Life in detention camps remain the only possible answer to the question of ‘now what’? Since the chief contention behind NRC was to eliminate non-citizens from voters’ roll and avoid a demography change, which essentially looks fulfilled, detention camp appear as the only possible humane solution to the problem, wherein Rights under the Constitution are guaranteed to even Refugees and non-citizens except for the Right to Vote by virtue of the Hon’ble Court’s judgement in National Human Rights Commission v. State of Arunachal Pradesh[16].

Updating process:

The only reason that the NRC failed in 1951 was the non- updating of the register by the concerned authorities from time to time. For the same mistake to not be repeated again, a periodic review and update of NRC becomes a must for continuous monitoring of illegal immigrants in the country. A one-time exercise at the hands of the government may eliminate such foreigners from the border for once, but continued vigil and effort will only ensure that the same problem is not germinated in the future.

A proposed strategy can be a concurrent conduct of census and verification of NRC across the country, similar to the verification of electoral rolls before every major election.

The de novo revision strategy can also be applied, wherein the Election Commission will be notified through a red alert as soon as any polling booth or a constituency as a whole receives more than 4% increase in the registered voters, with reference to the last elections.[17] The red flagged constituencies or the particular polling stations can be thoroughly and easily verified by the Election Commission, instead of a Pan Nation NRC altogether at once, a system of continued vigilance will thus be developed.

Conclusion and Suggestions:

There remains no doubt that the entire process of NRC has been thought thoroughly and implemented to the best of capabilities of its coordinators. But there remains scope for improvement to the system of conduct and other aspects of its commission which can be improved by the means of deliberations, and possibly trial and error, provided it is applied on a Pan India Level, and is made a periodic exercise.

NRC remains as much of a legal question as it is a moral one, weighing the right of the refugees on one hand against the rights of the native communities. It essentially becomes the question of safeguarding the culture, language and ethnic values of a community against an illegal (not necessarily immoral) invasion at the hands of a historically connected by geographically divided communities, whether the state owe a primary responsibility to its citizens or a greater responsibility towards its commitment to protect human rights.

The following strategies can be followed ever and if a Pan India NRC is planned:

a.       The geographic and historical context of each state shall be taken into consideration before implementing the NRC on it. Therefore, validation of a Pan India NRC should be a process that shall be taken One State at a Time.

b.      The de novo revision strategy appears as the most effective and practicable out of the alternatives available in the same domain.

c.       An effective appeal and revision strategy, with a transparent window for information and intimation to public shall be incorporated so as to avoid allegations of corruption and arbitrariness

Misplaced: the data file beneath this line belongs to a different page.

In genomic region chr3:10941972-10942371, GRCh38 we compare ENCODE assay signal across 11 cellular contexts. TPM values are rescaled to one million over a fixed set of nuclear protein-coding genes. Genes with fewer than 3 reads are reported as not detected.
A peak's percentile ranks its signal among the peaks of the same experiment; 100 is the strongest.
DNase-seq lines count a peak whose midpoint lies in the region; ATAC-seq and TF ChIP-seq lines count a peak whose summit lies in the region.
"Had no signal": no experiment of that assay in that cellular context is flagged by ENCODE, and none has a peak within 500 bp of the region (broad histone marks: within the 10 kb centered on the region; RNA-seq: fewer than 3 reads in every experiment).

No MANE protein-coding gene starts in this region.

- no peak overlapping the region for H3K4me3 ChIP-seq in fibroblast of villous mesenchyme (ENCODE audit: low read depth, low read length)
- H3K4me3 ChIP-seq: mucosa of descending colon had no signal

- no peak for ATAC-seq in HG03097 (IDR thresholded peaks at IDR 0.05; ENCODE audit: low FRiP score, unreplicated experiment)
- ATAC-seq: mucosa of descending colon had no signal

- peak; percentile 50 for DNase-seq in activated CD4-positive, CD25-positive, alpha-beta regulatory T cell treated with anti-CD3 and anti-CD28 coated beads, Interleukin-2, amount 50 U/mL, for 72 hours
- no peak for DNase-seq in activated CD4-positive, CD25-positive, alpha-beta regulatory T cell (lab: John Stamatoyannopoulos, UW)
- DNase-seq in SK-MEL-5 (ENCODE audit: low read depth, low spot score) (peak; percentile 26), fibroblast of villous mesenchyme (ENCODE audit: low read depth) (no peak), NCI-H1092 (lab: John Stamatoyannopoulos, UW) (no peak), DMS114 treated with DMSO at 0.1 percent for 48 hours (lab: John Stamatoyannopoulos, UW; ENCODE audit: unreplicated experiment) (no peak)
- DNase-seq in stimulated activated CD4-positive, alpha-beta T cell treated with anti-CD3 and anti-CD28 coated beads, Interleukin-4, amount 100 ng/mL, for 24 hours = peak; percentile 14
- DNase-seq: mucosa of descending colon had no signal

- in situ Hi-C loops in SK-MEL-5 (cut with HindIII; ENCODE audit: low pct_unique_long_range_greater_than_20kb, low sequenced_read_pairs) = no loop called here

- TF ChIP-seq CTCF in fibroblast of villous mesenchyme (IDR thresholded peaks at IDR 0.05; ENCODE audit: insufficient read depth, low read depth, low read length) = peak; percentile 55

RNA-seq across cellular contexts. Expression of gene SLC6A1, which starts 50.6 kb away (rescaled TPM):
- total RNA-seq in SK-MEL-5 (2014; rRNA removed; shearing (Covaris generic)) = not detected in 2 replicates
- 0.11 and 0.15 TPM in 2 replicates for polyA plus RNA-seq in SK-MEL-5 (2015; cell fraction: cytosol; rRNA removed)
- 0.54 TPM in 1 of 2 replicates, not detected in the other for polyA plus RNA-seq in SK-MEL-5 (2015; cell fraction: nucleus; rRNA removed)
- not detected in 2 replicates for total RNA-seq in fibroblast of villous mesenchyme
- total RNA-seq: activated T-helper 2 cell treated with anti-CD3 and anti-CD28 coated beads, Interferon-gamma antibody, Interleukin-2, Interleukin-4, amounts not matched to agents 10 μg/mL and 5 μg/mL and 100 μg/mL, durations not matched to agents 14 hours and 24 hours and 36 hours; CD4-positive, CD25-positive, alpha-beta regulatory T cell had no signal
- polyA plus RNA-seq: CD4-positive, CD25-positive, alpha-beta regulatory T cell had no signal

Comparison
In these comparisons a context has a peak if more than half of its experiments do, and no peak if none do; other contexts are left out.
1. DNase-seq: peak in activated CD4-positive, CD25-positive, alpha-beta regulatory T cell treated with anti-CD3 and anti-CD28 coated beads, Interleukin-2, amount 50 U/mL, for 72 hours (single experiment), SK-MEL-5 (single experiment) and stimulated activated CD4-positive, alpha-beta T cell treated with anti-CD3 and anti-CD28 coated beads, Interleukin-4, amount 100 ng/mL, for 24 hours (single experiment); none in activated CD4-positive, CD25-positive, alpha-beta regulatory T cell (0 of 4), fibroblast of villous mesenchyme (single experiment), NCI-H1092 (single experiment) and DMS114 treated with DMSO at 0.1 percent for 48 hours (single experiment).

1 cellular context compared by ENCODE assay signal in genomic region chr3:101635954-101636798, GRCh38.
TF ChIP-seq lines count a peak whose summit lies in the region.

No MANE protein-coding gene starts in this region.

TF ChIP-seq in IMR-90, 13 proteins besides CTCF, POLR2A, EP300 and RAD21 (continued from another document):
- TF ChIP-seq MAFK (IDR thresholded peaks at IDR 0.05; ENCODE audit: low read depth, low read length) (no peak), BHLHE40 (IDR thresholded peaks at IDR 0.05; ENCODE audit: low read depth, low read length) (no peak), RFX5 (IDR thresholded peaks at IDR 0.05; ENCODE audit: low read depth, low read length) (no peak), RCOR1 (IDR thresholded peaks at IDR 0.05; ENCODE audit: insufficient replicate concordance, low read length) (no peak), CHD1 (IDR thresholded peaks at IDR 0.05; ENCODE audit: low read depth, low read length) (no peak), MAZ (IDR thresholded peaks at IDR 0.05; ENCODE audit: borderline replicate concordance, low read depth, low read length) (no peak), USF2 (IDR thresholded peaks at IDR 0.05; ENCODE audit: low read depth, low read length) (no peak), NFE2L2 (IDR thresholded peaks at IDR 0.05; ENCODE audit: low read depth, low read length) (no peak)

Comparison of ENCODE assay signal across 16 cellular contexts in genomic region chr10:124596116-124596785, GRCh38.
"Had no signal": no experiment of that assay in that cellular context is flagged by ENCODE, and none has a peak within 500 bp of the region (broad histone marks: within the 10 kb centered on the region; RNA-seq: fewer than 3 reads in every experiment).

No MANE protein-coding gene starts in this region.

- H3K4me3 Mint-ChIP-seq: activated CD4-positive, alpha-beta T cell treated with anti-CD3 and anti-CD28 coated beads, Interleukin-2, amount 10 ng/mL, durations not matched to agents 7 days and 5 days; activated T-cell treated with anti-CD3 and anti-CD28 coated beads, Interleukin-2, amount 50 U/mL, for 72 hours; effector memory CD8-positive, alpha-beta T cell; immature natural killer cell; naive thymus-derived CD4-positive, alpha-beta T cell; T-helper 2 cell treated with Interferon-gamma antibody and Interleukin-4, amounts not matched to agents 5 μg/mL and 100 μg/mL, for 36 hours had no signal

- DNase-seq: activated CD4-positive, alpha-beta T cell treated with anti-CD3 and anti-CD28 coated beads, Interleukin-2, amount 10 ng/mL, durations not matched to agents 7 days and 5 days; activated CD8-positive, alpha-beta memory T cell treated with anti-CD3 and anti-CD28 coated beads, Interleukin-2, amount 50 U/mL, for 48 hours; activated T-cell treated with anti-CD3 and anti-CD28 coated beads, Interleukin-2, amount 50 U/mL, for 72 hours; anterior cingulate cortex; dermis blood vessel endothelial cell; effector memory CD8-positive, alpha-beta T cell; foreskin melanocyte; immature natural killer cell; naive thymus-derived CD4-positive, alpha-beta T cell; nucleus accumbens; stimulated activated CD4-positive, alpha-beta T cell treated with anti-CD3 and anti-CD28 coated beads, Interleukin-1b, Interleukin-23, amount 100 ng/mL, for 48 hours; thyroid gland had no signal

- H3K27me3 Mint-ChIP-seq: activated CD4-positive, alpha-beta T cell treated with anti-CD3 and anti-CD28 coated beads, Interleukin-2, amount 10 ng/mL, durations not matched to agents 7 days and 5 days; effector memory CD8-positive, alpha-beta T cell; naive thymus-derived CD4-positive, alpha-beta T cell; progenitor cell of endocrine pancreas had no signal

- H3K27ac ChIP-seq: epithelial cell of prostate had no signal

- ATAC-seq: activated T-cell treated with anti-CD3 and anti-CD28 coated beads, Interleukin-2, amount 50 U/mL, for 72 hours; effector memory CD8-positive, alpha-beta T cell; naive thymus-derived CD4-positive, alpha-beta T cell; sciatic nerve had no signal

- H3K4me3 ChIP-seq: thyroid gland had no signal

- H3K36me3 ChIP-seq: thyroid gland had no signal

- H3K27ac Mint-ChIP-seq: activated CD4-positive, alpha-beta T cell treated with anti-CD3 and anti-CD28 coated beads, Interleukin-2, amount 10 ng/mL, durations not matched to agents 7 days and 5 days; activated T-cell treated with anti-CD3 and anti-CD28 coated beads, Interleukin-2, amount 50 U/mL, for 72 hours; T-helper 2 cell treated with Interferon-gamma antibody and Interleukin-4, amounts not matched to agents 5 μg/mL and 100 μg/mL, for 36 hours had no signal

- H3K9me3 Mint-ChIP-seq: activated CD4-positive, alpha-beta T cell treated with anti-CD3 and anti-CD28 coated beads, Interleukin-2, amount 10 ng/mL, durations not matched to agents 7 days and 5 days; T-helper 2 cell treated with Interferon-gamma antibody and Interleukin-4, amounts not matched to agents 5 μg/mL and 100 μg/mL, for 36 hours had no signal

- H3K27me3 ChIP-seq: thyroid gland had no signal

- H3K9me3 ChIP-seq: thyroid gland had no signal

d.      An exhaustive list of Legacy documents and a limited strategy of legacy data shall be implemented, keeping in mind the social realities and unfair practices that have been involved with the documents (forgery and duplication) since the time of independence

e.       An agreement, uniform in nature with immediate neighbors of the country with respect to the taking back of illegal immigrants

f.        Enacting a legislation in the meantime to safeguard and codify the rights and duties of people residing in the detention camps

g.      Concrete steps to make the borders of the country rigid and no penetrable, be it from land, sea or rivers

h.      Issuance of Citizenship certificates in areas having reported drastic increase in the voting population from last elections

The Citizenship (Amendment) Bill, 2019 has reignited the debate for justification and preservation of human rights. The bill is progressive in its concept that despite not being a party to any refugee convention, India has committed itself as the safe harbor, and crusader against minority persecution, as the protector of minorities around the world. The melting pot of global civilizations would be an understatement for the said bill; however, the Government has to ensure at the same time, the conservation and protection of ethnic, cultural and linguistic groups within the Union, who have their fair share of apprehension regarding the same. As the Assam Accord had promised for laws for protection of indigenous Assamese culture and tradition, though remained unfulfilled, shall nonetheless be a model for creating a balance between the safe harbor of minorities and rights of linguistic identities.



[1] White Paper on Foreigners’ Issue; Home and Political Department, Govt. of Assam; 1, 5 Oct. 20 2012.

[2] Id. Annexure I C. at 5.

[3] Id. At 11.

[4] Id.

[5] Rajya Sabha TV, RSTV Vishesh: Assam Accord, (July 31, 2018) https://www.youtube.com/watch?v=qQHY8nB-5yE.

[6] Id.

[7] Sarbanada Sonowal v. Union of India, (2005) 5 SCC 665 (India).

[8] INDIA CONST. art. 51(c): Promotion of international peace and security The State shall endeavour to:

foster respect for international law and treaty obligations in the dealings of organised peoples with one another; and encourage settlement of international disputes by arbitration.

[9] INDIA CONST. art. 253: Legislation for giving effect to international agreements Notwithstanding anything in the foregoing provisions of this Chapter, Parliament has power to make any law for the whole or any part of the territory of India for implementing any treaty, agreement or convention with any other country or countries or any decision made at any international conference, association or other body.

[10] supra note, at 7.

[11] Kamalakhya Dev Purkayastha v. Union of India, Writ Petition (Civil) 1020 of 2017 (India).